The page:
Both the Investigations in Physical Science course (IDS 3234) and Earth Systems Science Investigations course (IDS 3224) use integrated models wherein weekly modules of hands-on laboratory explorations precede related multimedia-based lecture assignments due later in the week. Therefore, the hands-on explorations enhance students’ conceptual understanding of the content and emphasize the importance of "learning" science through experimentation. These weekly hands-on explorations and inquiry-based activities teach science concepts in physics, chemistry, and earth systems science using commonly found items on the Internet or in households. Thus, students can easily replicate these science activities and teach the related scientific principles in their own later classrooms.
In this online environment, students must keep up with the weekly modules involving different laboratory activities and conceptual components. Keeping current demands both self-discipline and metacognigition, encouraging students to self-direct their own learning. Furthermore, students use a "Discussion Board" to communicate with one another and with the instructor about any questions or concerns about the course structure or content. Many of these "conversations" and dialogues expose students to different problem-solving skills and approaches.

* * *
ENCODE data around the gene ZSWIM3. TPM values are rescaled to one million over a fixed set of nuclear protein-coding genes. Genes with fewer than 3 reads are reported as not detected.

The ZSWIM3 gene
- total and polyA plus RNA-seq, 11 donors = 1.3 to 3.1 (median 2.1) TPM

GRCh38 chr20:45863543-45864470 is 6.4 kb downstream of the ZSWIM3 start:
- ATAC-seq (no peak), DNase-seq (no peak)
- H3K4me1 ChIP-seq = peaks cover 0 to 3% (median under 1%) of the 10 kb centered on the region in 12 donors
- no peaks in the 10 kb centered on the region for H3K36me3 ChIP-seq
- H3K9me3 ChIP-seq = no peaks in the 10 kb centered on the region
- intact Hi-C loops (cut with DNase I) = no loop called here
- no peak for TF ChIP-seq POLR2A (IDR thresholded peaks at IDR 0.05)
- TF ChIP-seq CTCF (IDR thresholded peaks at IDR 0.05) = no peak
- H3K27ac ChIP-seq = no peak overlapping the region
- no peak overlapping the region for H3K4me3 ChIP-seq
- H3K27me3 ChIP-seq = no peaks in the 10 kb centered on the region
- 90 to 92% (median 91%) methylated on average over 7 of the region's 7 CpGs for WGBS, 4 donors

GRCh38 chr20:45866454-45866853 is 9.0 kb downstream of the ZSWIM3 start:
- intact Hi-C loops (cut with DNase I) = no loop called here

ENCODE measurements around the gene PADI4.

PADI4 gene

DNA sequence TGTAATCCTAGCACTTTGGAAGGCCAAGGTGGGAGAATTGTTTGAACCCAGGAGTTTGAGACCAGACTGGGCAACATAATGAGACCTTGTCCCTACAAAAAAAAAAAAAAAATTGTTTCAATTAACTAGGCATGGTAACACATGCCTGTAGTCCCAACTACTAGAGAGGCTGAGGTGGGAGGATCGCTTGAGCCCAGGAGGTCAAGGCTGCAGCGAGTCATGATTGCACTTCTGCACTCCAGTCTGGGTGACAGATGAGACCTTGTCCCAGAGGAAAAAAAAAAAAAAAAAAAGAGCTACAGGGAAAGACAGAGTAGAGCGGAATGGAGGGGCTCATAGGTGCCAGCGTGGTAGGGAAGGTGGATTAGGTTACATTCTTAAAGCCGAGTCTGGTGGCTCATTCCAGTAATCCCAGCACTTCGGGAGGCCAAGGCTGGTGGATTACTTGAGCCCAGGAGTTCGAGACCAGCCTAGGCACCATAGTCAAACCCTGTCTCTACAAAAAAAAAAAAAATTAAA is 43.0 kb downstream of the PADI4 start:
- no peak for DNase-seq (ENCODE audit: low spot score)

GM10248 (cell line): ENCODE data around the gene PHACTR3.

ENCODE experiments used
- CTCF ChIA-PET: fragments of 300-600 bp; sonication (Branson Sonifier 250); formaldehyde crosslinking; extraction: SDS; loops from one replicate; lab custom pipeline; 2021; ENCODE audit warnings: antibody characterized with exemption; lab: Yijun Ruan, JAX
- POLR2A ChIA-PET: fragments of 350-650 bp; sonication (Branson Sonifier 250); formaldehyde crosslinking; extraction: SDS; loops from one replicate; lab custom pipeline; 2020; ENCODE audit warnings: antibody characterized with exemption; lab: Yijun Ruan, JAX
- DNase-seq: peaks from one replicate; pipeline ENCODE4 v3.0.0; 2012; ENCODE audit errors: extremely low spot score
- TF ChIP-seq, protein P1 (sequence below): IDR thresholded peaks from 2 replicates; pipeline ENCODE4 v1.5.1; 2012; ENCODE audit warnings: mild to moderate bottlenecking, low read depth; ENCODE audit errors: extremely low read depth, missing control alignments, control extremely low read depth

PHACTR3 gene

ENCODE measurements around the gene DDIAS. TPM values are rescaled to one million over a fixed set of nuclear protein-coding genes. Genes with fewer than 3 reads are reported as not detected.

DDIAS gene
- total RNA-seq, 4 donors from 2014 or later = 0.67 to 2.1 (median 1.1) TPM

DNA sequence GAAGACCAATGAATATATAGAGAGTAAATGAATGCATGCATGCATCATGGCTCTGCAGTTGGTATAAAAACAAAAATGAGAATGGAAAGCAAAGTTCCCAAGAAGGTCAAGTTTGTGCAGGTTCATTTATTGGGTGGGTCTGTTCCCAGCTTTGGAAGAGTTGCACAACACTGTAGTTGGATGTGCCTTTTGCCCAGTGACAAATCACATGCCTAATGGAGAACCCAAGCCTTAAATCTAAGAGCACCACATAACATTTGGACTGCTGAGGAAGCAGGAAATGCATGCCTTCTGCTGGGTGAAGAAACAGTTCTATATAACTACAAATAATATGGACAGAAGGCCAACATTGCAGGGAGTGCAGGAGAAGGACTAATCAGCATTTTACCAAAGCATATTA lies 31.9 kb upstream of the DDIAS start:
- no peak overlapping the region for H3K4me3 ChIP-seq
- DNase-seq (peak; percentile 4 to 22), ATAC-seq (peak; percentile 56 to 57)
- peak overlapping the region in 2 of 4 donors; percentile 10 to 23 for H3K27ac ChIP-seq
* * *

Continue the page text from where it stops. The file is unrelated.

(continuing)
These courses and others I have taught have been well-received. In 26 courses, my average overall rating by students as an "excellent teacher" on the IDEA survey is a 4.6 (on a 5-point) scale. Representative student comments on the IDEA surveys and from student e-mails include:
• I would like to personally thank you Professor Herber for your knowledge I gained from your class… I wish to tell you that your impact on my education will forever remain. I have learned so much, as well as one huge thing...to ENJOY science, and take time to notice it daily. I also appreciate your kindness, and concern for me as your student. I can only imagine how busy you are with all your classes, and yet you have always been attentive to respond quickly, and made yourself available at all times. I appreciate that very much as a student. That is what I strive for when I switch roles from student to teacher. :) (Blackboard - Fall 2011)
• I would also like to take this time to thank you for a challenging yet fulfilling summer. I was initially afraid of this online physical science course, but with the organized calendar you provided and the resourceful sites you posted I was able to conquer my fear. This summer I grew a new appreciation for science and how it affects my daily living. ... yet through my lab experiments I set 6 little neighborhood kids' hearts on fire for science. And that Professor has been an accomplishment I'm proud of. … you have inspired me to encourage others to get excited about science. (E-mail - 2010)
• ...I wanted to share the good news. I was just assigned a second grade position at J.T. Brackenridge. I thought I would let you know since you helped me get to this point. Thank you a million times over. (E-mail - 2010)